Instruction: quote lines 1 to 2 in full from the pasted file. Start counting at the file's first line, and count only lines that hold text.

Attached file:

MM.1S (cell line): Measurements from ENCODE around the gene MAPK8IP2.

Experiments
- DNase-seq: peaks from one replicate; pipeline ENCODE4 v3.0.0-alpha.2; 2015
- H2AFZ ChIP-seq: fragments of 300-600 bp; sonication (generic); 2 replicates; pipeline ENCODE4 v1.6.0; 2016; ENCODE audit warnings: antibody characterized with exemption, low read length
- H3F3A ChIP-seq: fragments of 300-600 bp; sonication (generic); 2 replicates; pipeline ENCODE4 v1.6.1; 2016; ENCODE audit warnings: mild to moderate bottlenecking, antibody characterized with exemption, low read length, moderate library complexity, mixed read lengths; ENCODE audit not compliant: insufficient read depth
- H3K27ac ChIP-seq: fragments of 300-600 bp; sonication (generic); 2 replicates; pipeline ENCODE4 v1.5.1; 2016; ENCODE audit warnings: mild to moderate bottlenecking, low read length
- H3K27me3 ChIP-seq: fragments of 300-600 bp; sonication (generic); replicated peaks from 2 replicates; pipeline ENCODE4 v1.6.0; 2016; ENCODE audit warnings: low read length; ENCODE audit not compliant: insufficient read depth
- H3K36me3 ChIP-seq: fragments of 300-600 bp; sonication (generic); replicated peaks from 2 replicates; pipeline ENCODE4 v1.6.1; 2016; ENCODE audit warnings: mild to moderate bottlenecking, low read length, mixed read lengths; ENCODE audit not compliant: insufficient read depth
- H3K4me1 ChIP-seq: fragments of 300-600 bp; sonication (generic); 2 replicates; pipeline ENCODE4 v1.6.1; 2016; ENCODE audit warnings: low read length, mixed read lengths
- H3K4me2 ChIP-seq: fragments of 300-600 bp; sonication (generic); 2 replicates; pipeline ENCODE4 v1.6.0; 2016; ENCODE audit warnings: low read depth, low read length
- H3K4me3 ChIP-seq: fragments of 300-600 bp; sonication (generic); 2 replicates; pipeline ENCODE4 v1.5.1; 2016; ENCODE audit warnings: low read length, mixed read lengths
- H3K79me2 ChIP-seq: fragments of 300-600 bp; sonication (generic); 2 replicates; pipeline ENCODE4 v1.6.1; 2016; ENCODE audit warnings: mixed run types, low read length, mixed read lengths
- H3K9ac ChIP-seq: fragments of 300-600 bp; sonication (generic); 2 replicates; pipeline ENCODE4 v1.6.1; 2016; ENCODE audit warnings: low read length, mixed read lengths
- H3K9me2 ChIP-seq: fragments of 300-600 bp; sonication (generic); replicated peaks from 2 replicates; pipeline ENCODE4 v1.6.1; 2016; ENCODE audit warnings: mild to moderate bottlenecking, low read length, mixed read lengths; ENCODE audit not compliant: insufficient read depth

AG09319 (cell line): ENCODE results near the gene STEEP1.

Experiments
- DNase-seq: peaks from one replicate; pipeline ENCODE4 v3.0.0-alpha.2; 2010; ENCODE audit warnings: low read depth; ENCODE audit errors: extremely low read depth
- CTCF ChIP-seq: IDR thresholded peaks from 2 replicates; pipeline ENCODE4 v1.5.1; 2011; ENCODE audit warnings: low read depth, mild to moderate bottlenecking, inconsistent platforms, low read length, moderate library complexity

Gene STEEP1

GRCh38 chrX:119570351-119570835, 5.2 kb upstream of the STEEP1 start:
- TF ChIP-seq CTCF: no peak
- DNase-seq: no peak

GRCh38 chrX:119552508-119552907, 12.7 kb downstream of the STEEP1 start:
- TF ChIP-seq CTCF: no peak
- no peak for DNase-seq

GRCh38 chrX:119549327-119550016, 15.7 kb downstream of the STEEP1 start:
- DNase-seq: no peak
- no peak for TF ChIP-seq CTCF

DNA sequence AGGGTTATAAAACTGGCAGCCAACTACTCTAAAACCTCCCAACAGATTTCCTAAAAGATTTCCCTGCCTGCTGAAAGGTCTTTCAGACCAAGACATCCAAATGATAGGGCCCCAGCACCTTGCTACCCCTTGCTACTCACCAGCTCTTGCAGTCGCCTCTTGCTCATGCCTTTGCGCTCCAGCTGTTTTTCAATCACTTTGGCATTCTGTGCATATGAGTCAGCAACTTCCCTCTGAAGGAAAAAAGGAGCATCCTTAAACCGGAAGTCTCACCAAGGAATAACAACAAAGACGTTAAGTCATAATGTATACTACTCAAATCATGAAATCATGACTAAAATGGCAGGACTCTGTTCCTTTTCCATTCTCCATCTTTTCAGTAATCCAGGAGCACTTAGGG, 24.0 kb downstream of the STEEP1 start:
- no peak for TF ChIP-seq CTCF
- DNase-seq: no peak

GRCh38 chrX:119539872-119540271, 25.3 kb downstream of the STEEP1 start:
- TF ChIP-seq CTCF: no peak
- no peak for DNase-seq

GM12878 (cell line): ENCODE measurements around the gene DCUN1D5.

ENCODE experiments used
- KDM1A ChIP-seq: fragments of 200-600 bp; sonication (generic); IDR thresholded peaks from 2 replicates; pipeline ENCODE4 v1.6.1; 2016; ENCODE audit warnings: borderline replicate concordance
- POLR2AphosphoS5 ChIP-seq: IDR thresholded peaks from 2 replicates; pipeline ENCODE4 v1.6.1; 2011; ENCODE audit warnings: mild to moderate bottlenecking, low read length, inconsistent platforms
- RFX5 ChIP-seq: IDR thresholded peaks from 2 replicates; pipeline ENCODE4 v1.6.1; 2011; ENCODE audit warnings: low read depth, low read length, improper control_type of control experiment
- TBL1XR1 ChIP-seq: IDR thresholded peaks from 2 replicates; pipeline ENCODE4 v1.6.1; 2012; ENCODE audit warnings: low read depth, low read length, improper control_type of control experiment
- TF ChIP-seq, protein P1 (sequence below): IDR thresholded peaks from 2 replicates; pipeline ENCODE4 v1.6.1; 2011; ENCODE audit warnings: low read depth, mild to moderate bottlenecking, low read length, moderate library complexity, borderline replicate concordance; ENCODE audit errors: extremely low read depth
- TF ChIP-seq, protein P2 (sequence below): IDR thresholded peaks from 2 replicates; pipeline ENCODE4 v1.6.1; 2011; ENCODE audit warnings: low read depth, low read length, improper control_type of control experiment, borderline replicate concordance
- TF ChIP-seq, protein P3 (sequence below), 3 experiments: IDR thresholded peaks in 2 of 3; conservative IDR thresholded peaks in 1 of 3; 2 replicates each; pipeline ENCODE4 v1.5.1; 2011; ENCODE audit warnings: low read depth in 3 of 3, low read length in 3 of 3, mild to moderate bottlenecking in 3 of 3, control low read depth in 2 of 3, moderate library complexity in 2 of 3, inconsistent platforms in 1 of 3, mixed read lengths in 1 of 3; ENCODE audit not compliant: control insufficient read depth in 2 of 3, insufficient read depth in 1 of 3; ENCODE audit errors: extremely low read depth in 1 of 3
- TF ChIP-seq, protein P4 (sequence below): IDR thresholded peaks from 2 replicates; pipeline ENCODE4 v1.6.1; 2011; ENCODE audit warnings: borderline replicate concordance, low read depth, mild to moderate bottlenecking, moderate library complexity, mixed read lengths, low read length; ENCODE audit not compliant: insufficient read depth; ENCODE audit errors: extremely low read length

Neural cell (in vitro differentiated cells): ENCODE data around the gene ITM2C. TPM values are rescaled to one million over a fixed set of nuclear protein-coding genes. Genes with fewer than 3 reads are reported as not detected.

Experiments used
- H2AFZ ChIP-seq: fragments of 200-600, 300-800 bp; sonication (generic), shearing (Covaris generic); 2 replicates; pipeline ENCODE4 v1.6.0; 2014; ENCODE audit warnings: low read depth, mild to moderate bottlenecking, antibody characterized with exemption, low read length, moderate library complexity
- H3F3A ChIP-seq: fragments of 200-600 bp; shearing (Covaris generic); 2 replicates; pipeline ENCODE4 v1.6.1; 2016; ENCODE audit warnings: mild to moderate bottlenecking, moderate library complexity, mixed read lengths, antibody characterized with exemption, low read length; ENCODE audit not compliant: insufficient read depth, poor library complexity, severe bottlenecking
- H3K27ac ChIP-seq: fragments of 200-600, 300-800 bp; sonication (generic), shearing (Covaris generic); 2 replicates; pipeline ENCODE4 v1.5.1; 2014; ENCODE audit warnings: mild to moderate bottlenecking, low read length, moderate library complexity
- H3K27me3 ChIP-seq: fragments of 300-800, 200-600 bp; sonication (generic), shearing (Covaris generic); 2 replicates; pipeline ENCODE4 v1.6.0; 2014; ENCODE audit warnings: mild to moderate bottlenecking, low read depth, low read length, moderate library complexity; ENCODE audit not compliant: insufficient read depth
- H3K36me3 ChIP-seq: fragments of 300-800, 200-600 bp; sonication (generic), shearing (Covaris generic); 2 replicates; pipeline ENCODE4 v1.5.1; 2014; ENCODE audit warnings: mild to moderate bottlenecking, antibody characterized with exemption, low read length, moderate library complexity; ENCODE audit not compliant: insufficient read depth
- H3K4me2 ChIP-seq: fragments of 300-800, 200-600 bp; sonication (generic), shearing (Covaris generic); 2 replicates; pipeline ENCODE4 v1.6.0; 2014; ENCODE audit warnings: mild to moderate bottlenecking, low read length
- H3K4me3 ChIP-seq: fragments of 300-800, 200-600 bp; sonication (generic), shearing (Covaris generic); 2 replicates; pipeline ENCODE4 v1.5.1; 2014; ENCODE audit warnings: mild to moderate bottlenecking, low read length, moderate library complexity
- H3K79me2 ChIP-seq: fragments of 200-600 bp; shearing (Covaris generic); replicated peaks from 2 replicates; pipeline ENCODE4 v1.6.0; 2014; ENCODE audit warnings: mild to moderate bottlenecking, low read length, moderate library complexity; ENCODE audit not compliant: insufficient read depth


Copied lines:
MM.1S (cell line): Measurements from ENCODE around the gene MAPK8IP2.

Experiments